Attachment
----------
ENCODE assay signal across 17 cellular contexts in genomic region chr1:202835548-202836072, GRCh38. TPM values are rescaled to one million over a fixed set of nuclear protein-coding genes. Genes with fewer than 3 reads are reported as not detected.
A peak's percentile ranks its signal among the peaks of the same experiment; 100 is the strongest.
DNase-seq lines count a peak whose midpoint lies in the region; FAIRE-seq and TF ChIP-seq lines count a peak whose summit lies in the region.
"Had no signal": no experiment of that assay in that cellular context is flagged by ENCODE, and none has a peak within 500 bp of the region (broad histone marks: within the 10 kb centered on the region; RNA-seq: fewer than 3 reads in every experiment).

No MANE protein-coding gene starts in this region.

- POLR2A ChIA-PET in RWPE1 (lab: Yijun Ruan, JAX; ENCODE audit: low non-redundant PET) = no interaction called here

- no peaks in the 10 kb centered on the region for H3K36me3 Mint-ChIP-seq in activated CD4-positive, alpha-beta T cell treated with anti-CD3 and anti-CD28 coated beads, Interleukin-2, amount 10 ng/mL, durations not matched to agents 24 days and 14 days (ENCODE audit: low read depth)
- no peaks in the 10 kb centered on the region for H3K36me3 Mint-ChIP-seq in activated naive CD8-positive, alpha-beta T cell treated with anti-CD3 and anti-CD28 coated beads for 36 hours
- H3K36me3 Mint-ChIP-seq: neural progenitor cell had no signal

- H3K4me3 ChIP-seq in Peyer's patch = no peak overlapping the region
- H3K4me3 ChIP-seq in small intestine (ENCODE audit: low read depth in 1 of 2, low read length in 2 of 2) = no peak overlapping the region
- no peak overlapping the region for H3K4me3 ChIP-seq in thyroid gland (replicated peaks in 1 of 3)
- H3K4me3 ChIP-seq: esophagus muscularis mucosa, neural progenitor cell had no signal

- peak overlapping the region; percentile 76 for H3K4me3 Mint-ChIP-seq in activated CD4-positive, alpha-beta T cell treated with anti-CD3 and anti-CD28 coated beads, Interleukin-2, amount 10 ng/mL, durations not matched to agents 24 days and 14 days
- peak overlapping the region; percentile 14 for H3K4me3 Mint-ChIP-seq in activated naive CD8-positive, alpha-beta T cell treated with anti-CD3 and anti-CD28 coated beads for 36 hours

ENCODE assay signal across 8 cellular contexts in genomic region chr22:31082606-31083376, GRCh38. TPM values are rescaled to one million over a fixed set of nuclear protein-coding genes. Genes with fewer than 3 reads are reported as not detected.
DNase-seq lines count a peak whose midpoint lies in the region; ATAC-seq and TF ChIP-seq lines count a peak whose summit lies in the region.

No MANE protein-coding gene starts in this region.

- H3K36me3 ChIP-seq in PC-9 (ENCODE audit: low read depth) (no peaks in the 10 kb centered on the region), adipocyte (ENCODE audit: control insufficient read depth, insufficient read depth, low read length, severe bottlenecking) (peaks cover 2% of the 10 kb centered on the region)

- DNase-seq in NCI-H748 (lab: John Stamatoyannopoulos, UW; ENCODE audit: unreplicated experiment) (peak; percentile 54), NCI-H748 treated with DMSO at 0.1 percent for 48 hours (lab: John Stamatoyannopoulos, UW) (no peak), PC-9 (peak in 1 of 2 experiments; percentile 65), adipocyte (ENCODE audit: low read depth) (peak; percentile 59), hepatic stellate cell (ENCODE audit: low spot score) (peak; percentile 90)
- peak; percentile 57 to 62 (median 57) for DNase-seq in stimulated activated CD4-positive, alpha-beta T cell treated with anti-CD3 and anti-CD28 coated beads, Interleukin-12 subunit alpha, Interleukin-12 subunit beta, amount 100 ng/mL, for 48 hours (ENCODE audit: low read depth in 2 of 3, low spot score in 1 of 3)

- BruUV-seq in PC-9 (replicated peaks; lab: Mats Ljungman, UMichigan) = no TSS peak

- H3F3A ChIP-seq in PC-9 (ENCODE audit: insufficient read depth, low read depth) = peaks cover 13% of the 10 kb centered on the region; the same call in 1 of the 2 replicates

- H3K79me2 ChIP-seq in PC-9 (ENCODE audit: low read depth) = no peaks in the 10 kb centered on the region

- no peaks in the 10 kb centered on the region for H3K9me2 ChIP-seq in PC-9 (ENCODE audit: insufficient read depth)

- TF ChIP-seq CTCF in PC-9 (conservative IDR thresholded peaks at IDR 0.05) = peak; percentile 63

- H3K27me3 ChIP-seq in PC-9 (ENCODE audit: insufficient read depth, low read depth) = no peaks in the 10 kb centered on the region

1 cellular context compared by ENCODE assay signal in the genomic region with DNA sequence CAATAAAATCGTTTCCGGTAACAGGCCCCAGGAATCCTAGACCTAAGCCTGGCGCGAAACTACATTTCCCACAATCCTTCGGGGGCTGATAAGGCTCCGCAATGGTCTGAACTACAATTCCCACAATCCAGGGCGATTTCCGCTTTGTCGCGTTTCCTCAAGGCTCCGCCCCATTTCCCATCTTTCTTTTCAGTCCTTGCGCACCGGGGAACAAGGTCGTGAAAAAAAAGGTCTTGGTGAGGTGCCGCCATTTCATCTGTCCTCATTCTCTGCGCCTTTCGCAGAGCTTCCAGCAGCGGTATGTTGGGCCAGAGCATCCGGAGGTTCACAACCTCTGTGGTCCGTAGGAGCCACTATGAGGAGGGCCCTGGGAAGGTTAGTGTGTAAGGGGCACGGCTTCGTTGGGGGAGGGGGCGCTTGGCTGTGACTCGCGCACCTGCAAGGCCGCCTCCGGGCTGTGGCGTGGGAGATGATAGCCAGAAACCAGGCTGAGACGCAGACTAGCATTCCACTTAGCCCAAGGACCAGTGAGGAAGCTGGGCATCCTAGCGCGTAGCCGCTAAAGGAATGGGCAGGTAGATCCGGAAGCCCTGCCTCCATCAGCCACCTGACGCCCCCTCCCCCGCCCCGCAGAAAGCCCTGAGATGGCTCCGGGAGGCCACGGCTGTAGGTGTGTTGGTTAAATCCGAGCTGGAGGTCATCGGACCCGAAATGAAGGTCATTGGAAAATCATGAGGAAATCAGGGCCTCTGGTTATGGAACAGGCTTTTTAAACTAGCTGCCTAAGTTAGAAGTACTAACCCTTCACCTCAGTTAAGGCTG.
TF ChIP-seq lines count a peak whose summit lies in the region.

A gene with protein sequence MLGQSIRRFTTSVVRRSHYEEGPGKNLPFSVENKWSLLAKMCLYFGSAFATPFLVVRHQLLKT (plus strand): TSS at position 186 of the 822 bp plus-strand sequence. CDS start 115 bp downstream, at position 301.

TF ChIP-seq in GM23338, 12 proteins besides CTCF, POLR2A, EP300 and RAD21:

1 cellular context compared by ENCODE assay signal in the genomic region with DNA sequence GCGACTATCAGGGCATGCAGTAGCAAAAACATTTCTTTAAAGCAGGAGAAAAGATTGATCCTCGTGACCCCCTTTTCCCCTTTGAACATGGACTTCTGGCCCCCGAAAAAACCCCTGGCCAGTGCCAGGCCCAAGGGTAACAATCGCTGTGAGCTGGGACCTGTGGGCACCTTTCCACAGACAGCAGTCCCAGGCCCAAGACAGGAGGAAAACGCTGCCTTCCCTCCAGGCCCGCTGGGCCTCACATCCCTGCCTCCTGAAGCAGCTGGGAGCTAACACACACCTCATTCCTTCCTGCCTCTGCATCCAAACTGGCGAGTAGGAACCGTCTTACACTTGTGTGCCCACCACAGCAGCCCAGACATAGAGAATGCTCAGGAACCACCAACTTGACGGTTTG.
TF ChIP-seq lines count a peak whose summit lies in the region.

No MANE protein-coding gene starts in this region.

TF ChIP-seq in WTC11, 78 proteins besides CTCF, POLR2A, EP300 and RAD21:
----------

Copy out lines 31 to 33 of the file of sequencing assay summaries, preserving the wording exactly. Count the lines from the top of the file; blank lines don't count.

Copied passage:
TF ChIP-seq in GM23338, 12 proteins besides CTCF, POLR2A, EP300 and RAD21:

1 cellular context compared by ENCODE assay signal in the genomic region with DNA sequence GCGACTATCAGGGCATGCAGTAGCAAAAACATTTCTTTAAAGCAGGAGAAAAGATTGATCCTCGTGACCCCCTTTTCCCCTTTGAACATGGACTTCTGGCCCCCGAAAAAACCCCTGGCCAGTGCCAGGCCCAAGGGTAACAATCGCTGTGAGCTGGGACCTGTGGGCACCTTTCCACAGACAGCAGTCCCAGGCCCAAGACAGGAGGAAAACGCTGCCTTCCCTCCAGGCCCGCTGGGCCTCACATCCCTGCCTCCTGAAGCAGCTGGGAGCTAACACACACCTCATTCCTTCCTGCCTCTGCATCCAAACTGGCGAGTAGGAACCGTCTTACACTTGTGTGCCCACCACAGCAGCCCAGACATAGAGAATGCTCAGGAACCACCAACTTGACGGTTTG.
TF ChIP-seq lines count a peak whose summit lies in the region.